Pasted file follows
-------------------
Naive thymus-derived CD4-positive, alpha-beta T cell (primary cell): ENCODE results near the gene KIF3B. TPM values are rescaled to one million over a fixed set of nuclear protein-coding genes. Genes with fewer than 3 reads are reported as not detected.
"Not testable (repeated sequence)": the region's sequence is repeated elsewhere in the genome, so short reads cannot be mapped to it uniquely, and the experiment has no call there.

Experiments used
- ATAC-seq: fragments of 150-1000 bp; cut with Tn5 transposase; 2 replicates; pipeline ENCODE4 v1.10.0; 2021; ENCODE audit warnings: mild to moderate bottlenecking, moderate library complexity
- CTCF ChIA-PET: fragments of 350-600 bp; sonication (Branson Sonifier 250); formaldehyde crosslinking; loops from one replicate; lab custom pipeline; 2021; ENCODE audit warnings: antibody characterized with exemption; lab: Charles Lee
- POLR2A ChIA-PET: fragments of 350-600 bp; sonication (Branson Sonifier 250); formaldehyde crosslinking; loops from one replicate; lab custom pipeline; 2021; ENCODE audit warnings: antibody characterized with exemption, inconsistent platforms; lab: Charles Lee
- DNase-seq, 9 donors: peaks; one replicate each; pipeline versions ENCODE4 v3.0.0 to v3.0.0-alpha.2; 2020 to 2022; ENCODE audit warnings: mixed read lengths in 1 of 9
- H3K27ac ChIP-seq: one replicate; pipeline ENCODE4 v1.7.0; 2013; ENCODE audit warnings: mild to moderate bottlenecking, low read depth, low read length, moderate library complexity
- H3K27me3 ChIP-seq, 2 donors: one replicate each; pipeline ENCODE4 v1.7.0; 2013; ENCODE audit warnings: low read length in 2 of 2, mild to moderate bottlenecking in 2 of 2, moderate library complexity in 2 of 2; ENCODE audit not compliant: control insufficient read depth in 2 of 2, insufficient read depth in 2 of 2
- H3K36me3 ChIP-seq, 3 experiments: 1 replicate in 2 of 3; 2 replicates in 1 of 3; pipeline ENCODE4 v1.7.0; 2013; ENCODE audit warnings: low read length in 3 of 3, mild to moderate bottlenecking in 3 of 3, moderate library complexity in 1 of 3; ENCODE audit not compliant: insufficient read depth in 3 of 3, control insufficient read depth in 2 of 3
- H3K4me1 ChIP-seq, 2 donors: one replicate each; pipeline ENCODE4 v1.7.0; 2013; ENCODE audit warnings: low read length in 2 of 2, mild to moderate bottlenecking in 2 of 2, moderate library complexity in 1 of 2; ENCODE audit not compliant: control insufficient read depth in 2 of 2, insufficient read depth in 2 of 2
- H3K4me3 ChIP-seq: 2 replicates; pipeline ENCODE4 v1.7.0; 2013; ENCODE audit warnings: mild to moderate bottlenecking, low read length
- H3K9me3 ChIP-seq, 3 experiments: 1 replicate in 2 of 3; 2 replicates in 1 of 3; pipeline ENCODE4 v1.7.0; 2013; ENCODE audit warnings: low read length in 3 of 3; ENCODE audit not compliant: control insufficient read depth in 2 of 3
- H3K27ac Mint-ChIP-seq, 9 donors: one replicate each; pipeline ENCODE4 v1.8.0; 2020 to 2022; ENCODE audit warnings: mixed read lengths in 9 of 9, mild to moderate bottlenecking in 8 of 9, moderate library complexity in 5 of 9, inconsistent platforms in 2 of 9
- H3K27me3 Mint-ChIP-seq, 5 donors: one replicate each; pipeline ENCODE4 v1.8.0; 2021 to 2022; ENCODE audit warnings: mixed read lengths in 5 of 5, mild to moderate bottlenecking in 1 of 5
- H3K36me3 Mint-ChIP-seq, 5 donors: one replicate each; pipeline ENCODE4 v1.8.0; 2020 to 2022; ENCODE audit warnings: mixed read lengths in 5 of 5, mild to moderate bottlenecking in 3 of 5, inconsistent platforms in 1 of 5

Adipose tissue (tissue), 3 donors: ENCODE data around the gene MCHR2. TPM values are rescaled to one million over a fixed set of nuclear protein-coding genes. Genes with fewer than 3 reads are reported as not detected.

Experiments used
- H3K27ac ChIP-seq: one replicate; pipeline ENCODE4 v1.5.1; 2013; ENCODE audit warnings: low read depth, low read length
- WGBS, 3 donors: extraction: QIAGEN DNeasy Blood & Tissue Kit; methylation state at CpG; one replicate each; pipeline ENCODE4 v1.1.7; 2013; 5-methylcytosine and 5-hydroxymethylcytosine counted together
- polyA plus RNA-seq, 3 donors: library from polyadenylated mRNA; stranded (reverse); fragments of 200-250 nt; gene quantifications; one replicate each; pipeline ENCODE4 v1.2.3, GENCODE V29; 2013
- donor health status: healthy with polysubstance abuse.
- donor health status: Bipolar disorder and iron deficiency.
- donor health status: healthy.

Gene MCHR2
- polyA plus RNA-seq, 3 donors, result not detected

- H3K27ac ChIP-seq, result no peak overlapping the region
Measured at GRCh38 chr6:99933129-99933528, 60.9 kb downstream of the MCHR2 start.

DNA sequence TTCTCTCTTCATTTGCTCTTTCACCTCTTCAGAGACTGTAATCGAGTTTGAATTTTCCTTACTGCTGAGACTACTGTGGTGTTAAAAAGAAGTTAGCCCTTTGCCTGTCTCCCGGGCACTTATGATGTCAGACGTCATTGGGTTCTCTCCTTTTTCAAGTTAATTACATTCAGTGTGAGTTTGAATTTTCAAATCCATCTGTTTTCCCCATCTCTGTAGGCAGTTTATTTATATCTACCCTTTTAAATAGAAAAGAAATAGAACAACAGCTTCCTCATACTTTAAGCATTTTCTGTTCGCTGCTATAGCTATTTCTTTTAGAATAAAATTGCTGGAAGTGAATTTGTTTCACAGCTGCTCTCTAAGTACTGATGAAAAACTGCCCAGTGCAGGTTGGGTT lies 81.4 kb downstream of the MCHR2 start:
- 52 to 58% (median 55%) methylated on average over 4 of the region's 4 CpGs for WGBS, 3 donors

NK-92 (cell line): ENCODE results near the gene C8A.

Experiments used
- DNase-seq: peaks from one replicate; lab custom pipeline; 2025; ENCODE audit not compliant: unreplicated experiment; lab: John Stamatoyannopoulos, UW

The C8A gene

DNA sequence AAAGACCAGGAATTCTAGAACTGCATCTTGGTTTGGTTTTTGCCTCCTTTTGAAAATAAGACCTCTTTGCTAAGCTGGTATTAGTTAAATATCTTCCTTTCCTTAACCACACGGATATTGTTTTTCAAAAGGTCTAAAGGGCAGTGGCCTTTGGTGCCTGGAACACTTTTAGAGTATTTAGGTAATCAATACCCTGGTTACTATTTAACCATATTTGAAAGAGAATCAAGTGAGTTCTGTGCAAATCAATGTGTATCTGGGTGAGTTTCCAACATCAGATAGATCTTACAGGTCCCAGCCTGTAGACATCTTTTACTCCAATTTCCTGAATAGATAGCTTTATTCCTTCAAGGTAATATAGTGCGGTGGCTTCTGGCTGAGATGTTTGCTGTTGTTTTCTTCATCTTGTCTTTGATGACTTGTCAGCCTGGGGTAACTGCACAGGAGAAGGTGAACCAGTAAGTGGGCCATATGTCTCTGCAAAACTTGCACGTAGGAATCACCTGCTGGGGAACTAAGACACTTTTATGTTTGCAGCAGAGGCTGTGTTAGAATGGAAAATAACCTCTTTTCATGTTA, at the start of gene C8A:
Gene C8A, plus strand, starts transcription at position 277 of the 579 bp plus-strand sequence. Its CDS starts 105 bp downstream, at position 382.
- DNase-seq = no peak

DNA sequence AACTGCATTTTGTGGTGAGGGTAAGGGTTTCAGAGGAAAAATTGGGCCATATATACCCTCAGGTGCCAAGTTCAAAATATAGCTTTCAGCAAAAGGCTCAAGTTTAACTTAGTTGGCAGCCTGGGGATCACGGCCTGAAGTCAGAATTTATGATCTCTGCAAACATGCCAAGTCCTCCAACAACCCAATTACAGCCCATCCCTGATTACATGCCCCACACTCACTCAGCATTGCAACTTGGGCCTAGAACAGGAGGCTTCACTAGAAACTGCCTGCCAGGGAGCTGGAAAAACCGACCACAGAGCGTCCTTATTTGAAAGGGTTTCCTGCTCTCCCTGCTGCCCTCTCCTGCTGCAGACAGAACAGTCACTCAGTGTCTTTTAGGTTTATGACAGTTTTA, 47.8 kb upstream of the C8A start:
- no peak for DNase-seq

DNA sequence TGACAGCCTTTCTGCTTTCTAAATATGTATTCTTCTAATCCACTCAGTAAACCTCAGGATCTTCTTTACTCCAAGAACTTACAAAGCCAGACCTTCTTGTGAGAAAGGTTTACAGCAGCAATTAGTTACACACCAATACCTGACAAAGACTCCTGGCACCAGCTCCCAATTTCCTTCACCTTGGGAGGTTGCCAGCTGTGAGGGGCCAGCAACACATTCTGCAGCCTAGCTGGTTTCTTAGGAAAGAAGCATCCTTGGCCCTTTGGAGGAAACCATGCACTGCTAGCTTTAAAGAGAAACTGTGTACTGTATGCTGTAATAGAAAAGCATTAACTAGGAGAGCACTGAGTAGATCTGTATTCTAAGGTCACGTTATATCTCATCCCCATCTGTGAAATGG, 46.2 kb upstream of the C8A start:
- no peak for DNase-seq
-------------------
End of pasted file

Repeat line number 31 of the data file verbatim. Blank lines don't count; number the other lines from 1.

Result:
NK-92 (cell line): ENCODE results near the gene C8A.